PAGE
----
A Message from the Director

AJ headshot 3On April 5th, SERC hosted the first meeting of its new Advisory Board. The formation of the board represents an important milestone for our center. The board is a dynamic group with deep experience in the clean energy sector, and they are well positioned to help us enhance our ability to achieve our mission of promoting clean and renewable energy.

If renewable energy is to make a difference in addressing the major environmental problems of our times, it must continue to move from the margins into the mainstream. During the board meeting, the SERC team reported on the recently completed RePower Humboldt Strategic Plan, which confirms that Humboldt County is well positioned to play a leading role in this effort. As senior research engineer Jim Zoellick reports in this issue, the strategic plan includes an analysis of the potential to dramatically scale up the use of renewable energy in Humboldt County.

The results are interesting and promising. They indicate that Humboldt County can meet 75% or more of its electricity needs and a substantial percentage of its transportation and heating requirements by 2030 using renewable energy at only a modest increase in cost. Meeting these targets would result in reductions in greenhouse gas emissions that are on the order of 35% to 45% relative to the expected business-as-usual trajectory.

If successful, an effort to achieve these goals would have significance that goes well beyond Humboldt County. Back in 2009, President Obama set a target of reducing U.S. greenhouse gas emissions by 83% by 2050 (relative to 2005 baseline emissions).  For the country to have a chance to meet that target, some regions need to lead the way by achieving substantial reductions much earlier. The challenge is a big one, and Humboldt County has the renewable energy resource base, prior track record, and environmental ethic to play a leadership role. The RePower Humboldt Strategic Plan provides a vision and a roadmap that we can use to move forward. And, as Jim explains, some next step activities are already underway in the form of a CEC funded project involving collaboration between SERC, the Redwood Coast Energy Authority, and the Blue Lake Rancheria.

The board also heard about SERC’s education and outreach work. Over the past year, SERC’s clean energy education programs have reached over 1,000 students and community members. In addition to activities in schools and university classes, SERC provides mentorship to students working to reduce the environmental impact of energy use on the Humboldt State campus through projects funded by the Humboldt Energy Independence Fund (HEIF).  In this issue, senior research engineer Richard Engel writes about our work to support HEIF projects, one of the latest efforts in SERC’s longstanding tradition of training and mentoring students.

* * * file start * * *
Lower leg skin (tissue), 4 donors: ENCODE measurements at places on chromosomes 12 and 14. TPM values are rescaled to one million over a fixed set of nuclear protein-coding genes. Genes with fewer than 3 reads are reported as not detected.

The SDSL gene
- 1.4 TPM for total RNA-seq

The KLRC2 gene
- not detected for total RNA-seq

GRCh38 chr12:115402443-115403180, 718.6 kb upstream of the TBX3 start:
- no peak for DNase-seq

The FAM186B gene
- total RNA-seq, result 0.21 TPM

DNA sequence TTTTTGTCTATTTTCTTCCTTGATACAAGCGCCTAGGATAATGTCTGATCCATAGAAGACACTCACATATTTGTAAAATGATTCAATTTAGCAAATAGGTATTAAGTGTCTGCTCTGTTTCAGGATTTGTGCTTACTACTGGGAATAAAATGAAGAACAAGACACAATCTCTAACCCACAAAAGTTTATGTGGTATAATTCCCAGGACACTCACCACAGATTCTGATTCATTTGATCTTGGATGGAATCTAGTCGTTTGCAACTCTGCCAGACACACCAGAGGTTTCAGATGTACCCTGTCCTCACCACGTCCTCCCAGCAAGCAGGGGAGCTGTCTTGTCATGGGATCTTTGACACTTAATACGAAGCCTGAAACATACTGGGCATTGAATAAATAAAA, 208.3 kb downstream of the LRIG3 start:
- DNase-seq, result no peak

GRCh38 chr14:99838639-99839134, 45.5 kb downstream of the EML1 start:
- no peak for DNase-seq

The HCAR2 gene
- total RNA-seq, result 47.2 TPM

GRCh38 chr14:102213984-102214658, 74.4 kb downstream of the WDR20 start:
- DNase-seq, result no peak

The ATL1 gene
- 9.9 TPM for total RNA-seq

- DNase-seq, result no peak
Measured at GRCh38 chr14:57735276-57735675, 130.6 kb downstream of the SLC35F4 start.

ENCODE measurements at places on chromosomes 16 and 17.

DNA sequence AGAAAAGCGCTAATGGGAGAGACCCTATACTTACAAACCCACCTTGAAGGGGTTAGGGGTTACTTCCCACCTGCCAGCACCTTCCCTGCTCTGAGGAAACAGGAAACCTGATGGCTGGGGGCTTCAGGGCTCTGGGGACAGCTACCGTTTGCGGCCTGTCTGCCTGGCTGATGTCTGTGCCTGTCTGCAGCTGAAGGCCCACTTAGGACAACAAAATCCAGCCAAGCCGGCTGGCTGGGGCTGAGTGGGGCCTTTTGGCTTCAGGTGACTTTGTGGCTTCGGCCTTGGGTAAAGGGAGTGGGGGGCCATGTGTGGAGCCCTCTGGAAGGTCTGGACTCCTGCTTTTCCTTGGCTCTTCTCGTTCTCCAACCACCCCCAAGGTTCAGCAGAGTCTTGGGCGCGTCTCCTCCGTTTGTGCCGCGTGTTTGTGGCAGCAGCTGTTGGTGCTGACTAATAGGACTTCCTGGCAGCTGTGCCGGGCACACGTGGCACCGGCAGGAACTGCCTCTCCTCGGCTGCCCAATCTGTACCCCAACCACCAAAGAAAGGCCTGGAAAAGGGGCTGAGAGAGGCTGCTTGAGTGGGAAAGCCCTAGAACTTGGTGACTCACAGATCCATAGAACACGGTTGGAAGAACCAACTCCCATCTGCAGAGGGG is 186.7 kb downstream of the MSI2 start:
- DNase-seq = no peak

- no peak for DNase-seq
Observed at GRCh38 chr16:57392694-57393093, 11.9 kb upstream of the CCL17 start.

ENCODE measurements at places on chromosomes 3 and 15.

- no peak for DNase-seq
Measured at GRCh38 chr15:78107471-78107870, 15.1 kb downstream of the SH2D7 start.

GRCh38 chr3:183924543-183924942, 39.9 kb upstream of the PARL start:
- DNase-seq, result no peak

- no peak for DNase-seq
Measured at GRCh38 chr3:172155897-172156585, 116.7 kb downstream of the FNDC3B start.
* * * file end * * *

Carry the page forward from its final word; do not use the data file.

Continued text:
The board was very interested in SERC’s international project portfolio, including our work in support of quality assurance for off-grid lighting in Africa and Asia.  In this newsletter, research engineer Kristen Radecsky recounts the recent successful technical training workshop that she helped lead for the Solar Lighting Laboratory at TERI University in New Delhi, India. This work is part of a broader effort associated with the Lighting Asia and Lighting Africa initiatives to develop a network of laboratories which can evaluate the quality and performance of off-grid lighting and energy systems that provide critical energy services to people in rural areas of Africa, Asia, and elsewhere.

Also in this issue, Richard reports about a new international project related to the use of solar powered mini-grids for rural electrification in India. The effort involves collaboration with partners including E3 and Black & Veatch.

I will close by extending a special thanks to our Advisory Board for taking the time to serve on our behalf. It was a pleasure having them here at SERC, and I look forward to more productive sessions over the coming years. Goodbye until next time.

Outreach on the Klamath

kids creating solar circuits

Students use small PV panels to create solar buzzers. (Photo Credit SERC)

This past spring, SERC visited three elementary schools on the Yurok Reservation: Weitchpec Elementary, Margaret Keating School, and Jack Norton School. The goal was to inspire and teach Yurok youth about basic energy concepts, renewable energy technologies, and energy efficiency. The events were part of a community-wide energy education campaign for SERC’s “Human Capacity Building in Energy Efficiency and Renewable Energy” project with the Yurok Tribe.

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Watts Up?

SERC docents

2005-2006 docents (left to right) Eric Zielke, David Kang, Colin Ritter, Melissa Caldwell, and Kevin Fancher. (Photo Credit SERC)

What’s the difference between energy and power? What’s a “Watt?” These are some of the questions students explored during SERC’s “Got Energy?” workshops at the annual Redwood Environmental Education Fair (REEF).

Each spring, elementary and middle school students throughout Humboldt County converge for two days to learn about environmental education. SERC has participated in this event since 2001. Workshop attendees played “Watts Up?”, an interactive game that motivates students to explore the difference between energy and power and inspires them to think about the use of energy in their lives. Workshops culminated with a solar electric circuit activity that challenged students to discover how to sound a solar powered buzzer. Students were excited about this activity; many of them asked how to get their own solar panels and buzzers in order to pursue solar energy and power at home.

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